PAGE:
Myron Rolle had a stellar career as a defensive back at Florida State University but never played a game in the NFL after being drafted by the Tennessee Titans. However, Rolle is still playing defense -- fighting the coronavirus pandemic while serving a neurosurgeon residency at Massachusetts General Hospital.
Rolle, 33, a former safety who is in his third year at the Boston hospital, has seen his work area transformed into a floor dedicated exclusively to treating COVID-19 patients, The Tennessean reported.
When Massachusetts General set up a surge clinic that triages patients who come off the street with coronavirus symptoms, Rolle, a Rhodes Scholar who graduated from medical school at FSU, volunteered.
"Obviously, neurosurgery is not directly connected to this upper respiratory illness,” Rolle told The Tennessean. “But just like in football, if you’re called to do something different that you weren’t expecting, you adjust. You adapt. They’re showing us a new formation that we didn’t see on tape? You’ve got to hunker down and get the job done. In my opinion, this novel disease is something like that. A formation, a personnel package that we haven’t seen before. We have to meet the challenge, and I’m happy to be able to join the fight.”
Before pursuing a career in the NFL, Rolle was the top-rated high school football prospect in New Jersey. At FSU, Rolle earned ACC Rookie of the Year and freshman All-American honors, according to CBS Sports. After winning his appointment as a Rhodes Scholar, Rolle skipped his senior season with the Seminoles and earned a degree in medical anthropology at Oxford.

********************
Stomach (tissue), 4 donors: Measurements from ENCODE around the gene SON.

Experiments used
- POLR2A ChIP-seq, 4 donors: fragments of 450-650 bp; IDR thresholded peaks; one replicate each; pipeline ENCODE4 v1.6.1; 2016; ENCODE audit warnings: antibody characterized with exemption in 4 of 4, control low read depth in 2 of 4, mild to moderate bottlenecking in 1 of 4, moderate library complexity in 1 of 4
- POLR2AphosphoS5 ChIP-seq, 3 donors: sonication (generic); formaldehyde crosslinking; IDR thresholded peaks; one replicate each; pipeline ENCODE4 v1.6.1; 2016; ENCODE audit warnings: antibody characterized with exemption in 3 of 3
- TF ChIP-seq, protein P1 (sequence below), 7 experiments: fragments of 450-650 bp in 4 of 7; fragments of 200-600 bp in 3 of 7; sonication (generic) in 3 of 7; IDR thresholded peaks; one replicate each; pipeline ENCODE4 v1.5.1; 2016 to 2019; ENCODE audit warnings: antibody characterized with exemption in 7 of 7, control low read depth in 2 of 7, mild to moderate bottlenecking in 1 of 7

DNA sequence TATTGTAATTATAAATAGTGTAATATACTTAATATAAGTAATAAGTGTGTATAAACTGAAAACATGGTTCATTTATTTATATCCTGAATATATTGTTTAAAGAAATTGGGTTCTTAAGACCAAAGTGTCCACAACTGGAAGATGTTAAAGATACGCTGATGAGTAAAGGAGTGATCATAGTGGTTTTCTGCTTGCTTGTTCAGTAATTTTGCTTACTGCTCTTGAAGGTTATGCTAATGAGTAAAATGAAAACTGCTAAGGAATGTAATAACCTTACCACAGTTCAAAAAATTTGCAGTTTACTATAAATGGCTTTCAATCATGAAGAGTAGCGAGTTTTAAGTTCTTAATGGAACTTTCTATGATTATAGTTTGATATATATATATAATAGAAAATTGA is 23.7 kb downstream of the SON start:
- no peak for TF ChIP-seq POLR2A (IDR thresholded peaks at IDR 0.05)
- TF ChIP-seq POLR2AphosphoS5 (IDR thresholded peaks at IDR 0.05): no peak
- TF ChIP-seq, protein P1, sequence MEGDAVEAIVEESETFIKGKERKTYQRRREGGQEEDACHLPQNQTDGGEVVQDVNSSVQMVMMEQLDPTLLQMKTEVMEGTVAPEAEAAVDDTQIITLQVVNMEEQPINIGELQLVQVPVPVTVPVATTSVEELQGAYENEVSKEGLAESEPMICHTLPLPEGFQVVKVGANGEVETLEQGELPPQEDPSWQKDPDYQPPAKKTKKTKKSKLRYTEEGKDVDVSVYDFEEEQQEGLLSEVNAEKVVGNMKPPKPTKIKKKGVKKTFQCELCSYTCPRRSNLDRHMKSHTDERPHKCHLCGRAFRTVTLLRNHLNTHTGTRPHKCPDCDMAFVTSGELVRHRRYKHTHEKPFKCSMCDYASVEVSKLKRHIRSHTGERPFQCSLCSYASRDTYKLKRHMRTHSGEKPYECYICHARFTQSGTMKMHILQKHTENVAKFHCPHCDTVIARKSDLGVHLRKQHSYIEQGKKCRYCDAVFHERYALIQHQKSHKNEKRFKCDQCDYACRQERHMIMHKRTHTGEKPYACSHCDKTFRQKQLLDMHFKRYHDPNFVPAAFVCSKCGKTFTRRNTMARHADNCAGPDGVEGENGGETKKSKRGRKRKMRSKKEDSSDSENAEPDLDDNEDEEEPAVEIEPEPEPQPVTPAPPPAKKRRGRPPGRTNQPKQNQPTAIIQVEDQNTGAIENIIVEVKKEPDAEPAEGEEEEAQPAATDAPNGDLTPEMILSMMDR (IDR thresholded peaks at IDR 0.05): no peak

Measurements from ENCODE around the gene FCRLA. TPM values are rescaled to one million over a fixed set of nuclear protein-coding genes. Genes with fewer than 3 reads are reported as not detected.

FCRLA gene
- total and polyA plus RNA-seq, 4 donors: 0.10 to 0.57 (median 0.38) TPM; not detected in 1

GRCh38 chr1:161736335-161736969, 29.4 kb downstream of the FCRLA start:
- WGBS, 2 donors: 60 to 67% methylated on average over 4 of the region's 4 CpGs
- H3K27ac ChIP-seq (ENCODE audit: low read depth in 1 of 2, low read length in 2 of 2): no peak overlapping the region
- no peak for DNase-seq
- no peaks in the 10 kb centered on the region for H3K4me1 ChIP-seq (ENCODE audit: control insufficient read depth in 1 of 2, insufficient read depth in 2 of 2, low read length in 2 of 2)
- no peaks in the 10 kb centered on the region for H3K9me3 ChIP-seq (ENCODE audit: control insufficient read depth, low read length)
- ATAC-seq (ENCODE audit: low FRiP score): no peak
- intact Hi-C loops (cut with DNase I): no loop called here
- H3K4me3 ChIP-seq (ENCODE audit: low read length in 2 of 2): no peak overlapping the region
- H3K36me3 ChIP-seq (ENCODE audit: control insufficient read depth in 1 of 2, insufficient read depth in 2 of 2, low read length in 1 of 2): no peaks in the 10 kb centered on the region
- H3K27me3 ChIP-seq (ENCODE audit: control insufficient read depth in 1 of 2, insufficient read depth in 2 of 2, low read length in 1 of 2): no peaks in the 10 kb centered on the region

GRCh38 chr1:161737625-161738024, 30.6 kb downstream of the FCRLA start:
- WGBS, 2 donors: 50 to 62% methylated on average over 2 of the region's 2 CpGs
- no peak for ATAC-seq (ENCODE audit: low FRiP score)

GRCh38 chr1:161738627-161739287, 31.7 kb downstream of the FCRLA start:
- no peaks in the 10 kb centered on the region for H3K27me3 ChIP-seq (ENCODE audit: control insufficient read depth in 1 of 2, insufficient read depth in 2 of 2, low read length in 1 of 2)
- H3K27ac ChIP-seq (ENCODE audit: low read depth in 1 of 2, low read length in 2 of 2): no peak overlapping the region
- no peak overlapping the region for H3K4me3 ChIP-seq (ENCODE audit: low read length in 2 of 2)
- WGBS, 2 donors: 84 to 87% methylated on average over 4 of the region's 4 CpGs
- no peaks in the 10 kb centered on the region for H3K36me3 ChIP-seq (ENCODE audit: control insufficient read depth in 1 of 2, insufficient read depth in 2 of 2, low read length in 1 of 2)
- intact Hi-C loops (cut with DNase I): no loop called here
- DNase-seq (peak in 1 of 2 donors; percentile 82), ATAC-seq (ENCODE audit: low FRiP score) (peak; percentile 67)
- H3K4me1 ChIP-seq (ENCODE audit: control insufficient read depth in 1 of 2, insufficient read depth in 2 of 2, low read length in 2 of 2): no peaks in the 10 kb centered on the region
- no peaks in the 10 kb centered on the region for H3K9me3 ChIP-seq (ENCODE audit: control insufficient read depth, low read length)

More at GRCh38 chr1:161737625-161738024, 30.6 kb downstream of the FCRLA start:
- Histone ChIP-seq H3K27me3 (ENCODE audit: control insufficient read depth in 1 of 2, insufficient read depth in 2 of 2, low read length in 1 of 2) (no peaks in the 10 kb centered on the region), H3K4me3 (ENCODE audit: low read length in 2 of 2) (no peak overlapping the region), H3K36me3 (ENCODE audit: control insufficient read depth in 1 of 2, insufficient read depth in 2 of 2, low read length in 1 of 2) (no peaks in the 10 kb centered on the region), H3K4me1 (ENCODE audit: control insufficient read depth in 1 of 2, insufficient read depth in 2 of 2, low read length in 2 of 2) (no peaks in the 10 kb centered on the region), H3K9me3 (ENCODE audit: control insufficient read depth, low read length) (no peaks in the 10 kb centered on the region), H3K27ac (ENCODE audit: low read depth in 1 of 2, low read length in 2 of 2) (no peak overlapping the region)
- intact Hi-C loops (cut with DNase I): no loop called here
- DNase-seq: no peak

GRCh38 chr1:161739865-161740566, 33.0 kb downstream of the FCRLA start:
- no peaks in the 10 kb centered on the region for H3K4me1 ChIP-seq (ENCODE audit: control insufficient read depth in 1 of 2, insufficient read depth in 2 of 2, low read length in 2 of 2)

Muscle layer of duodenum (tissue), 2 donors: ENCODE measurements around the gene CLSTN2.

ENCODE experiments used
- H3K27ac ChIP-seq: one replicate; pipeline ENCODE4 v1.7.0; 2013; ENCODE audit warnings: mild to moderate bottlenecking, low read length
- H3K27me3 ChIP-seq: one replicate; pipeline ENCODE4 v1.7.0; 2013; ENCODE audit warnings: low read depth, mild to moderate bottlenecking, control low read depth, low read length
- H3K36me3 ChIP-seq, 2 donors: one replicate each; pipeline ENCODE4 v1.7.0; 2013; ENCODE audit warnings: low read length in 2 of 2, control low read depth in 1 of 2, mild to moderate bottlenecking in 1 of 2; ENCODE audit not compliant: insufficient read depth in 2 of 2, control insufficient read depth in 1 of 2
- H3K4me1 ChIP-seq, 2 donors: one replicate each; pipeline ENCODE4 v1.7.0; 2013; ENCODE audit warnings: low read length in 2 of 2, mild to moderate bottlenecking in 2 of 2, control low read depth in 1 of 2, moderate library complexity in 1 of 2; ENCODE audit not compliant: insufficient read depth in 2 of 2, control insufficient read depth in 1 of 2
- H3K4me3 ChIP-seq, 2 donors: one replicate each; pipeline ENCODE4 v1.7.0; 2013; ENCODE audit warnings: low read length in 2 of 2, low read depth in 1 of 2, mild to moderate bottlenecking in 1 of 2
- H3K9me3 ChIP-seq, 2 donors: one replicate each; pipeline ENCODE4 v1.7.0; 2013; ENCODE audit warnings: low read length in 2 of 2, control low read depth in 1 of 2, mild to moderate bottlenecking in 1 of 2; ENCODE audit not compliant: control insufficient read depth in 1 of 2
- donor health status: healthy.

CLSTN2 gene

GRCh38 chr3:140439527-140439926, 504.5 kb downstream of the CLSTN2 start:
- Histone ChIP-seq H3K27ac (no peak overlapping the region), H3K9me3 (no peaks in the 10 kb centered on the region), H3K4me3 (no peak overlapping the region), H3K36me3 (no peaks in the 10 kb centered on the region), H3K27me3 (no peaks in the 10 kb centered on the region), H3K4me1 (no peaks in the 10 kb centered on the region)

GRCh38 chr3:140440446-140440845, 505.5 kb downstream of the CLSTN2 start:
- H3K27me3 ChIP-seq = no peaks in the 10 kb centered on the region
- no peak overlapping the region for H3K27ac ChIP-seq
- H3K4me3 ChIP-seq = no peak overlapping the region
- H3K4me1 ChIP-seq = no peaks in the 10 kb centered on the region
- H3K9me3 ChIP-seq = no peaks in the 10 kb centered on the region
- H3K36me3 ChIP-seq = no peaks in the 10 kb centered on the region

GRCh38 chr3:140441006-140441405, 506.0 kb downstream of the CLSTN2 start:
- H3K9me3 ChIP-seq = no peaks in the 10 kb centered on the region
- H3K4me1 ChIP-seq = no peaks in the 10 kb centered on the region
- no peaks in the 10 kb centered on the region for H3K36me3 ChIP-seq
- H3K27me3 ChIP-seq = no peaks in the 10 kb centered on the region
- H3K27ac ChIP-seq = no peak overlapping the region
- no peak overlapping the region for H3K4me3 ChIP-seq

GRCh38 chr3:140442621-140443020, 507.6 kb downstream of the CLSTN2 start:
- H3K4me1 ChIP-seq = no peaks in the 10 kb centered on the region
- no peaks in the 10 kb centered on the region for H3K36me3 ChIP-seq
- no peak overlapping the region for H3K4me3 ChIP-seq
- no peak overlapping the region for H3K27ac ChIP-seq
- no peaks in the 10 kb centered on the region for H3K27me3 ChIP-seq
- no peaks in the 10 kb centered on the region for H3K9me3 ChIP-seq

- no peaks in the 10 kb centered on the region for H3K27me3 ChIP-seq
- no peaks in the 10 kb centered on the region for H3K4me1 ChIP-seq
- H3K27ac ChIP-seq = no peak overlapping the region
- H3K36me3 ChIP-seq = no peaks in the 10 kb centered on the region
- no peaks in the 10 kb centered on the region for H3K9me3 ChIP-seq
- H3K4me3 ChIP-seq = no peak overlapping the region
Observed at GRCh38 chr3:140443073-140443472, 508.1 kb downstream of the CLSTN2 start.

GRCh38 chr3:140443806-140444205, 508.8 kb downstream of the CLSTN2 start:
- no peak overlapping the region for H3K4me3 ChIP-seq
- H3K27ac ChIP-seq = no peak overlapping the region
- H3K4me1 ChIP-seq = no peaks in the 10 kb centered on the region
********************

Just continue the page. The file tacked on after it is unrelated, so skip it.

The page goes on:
Rolle was selected by the Titans in the sixth round of the 2010 NFL draft and spent three years in the NFL -- two seasons in Tennessee and one in Pittsburgh --- before deciding to pursue his medical career, USA Today reported.
It’s not the first time Rolle has put himself on the front lines of a dangerous situation.
When Hurricane Dorian devastated the Bahamas, Rolle, whose family hails from the islands, volunteered to go help.
“They were like, ‘Well, are you sure? It’s dangerous down there. Supplies aren’t great. There’s disease in the water,' " Rolle told The Tennessean. “I said, ‘None of that bothers me. I have to go down. I have to leave my residency and take care of my home country.'”
Rolle spent more than two weeks in the Bahamas, providing medical assistance as part of Massachusetts General’s disaster team.
“Didn’t look back,” Rolle told the newspaper. “Just went straight in, head down, just like an athlete, into the fight.”
Rolle has the same mentality about tackling the issues surrounding the coronavirus. He said the medical concerns are legitimate.
“The hype is real, and it’s not done for hysteria,” Rolle told The Tennesseean. “It’s not done to scare or to frighten anyone. It’s really done to make you aware that there are stories and cases here that will change lives, and would shock people, to the point where if this is your loved one, you’d say, Yeah, I want everyone to take this as serious as I’m taking it, because I’m seeing firsthand what’s happening. And the ideology that we have an important role to play. Social distance, physical distance, lifestyle modifications, staying home, doing everything you can to kind of flatten this curve — all of that is crucial.”